LaJoyce Brookshire Turns Her Brush With HIV/AIDS Into a ‘Faith Under Fire’ Stage Play [Exclusive Interview]


LaJoyce-BrookshirePhoto Credit:

Imagine you’re in the perfect relationship. Everything’s going normal when one day you get news that your spouse has AIDS. They knew they were infected before you got married but fail tell you because they don’t want to die alone, and when he or she does die, you find out they were actually on the down-low the whole time. Through it all, you somehow come out of the situation without infection.

For best-selling author and naturopathist Dr. LaJoyce Brookshire who lived that heart-wrenching story, that “somehow” was nothing but the grace of God. When most would’ve broke down, she looked up, and it saved her life.

Now, over 20 years later, she’s created a platform to not only tell her story, but to show people the depth of her faith and events that transpired around a season of love that could have changed the fate of her life.

In August 2016, Brookshire teamed up with the National Black Theater in New York City to debut her first stage play titled “Faith Under Fire,” an extension of her 2006 Faith Under Fire: Betrayed by a Thing Called Love memoir chronicling her career and love life during a time when she worked as a music exec in the early 1990s. “I kept hearing my story over and over and I didn’t think it was fair or responsible of me to hold on to information that I had that could help people,” she said. “Our community has stopped discussing HIV and the numbers are more prevalent than ever.”

A church tour with stops in NYC, Richmond and Atlanta is next.

“We’re going to Atlanta because Atlanta is gravely in trouble. The CDC released a report that 1 in 51 people are infected in Atlanta,” she said. “If you are a sexually active person, you are more likely to contract HIV in the Southeast portion of the United States than anywhere else in the country. Mainly, in Georgia.”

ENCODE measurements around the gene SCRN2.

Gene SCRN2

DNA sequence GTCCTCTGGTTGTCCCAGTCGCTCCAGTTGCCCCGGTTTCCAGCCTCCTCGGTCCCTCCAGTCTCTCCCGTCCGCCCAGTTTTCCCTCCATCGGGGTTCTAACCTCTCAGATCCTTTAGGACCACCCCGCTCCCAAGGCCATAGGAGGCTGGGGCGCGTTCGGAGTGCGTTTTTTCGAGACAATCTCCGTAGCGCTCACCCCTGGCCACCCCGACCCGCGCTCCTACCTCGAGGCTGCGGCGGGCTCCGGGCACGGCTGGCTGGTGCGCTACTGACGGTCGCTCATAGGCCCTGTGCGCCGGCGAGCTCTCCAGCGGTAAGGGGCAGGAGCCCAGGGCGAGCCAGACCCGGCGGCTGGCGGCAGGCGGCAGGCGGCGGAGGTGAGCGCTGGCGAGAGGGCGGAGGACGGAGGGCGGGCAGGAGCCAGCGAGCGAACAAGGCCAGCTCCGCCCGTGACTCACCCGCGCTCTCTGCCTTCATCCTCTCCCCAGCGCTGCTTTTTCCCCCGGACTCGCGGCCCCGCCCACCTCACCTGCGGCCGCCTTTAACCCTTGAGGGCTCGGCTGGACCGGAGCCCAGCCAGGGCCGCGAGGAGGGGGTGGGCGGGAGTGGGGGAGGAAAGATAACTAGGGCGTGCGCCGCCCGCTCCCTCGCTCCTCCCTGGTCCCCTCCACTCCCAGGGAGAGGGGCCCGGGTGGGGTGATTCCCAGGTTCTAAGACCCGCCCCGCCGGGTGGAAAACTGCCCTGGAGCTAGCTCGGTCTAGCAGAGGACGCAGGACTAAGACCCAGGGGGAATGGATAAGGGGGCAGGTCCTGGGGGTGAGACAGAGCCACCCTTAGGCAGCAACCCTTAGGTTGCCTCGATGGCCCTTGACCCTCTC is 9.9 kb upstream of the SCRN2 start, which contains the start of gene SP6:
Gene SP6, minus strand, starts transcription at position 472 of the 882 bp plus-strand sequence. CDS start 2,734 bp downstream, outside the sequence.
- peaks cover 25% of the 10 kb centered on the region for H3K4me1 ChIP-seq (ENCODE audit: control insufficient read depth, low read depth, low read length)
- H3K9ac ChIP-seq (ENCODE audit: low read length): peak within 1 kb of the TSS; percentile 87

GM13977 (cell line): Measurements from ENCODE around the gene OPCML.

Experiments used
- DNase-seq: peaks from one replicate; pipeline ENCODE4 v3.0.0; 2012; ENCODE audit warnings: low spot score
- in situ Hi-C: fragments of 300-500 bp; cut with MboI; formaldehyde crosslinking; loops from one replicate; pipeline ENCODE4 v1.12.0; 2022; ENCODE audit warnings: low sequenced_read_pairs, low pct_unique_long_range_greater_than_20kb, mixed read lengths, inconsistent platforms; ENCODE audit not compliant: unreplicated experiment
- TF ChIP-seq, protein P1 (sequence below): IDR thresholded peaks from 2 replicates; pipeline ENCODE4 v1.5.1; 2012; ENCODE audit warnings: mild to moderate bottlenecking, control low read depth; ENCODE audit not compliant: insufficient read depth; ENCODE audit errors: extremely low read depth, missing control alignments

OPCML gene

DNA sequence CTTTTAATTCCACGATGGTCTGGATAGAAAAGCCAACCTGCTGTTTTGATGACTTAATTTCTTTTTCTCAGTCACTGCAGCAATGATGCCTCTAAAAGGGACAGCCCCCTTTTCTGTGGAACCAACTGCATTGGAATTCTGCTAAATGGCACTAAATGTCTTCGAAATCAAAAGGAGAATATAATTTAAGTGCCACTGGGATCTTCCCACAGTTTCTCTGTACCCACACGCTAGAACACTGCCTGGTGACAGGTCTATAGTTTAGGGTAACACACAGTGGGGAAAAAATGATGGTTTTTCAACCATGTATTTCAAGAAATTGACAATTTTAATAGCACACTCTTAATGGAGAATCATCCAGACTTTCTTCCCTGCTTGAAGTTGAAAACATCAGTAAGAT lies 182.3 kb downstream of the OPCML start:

The topic of sexually transmitted diseases is a hard conversation to have with your lover, but Brookshire hopes her brush with HIV/AIDS encourages people to take the extra necessary step towards a healthy sex life.

“Before leaping into love, fully examine the container and what it contains. Get yourself tested. Before you swap spit, swap information. It could save your life,” she said.

Below, she further explains how her faith has carried her over the years and dishes on what to expect from the production.

ALIYA FAUST: Let’s talk about Faith Under Fire stage play…
LAJOYCE BROOKSHIRE: It’s based on my best-selling memoir, Faith Under Fire: Betrayed by a Thing Called Love. It’s the true story of my first husband marrying me knowing he had full-blown AIDS and didn’t tell me, how I am victoriously HIV negative and that I didn’t know he was on the down-low until he was dead. It’s a story that I’d held on to for 10 years before I even wrote the book, but thought it was necessary for me to write because I kept hearing my story over and over and I didn’t think it was fair or responsible of me to hold on to information that I had that could help people who needed it the most. So fast forward, years later, here we are with the stage play because it’s an urgent conversation our community needs to ensue. Our community has stopped discussing HIV and the numbers are more prevalent than ever.

What inspired the ‘Faith Under Fire’ title?
Well I’m a woman of faith. I I believe the Lord is definitely the Lord and Savior of my life. And while I was enduring this situation, I was challenged in many ways. I was faced with decisions to stand by my husband in the face of a terrifying illness and I did that by honoring our wedding vows because that “in sickness and in health” part is really true. And so, it put my faith under fire. I had family saying, ‘yeah we know that’s all true, but you didn’t sign up for this.’ I was like, you know, there’s no exception when you stand there and say ‘in sickness and in health.’ There’s no dot dot dot, except when faced with AIDS, or when faced with cancer. It’s ‘in sickness and in health.’ Period. I think what we’ve gotta do is put a comma where God put a period. It’s a vow that I took that I stood by and believed in even though I had lots of adversities and challenges from friends and families on their take on what they would do in the situation.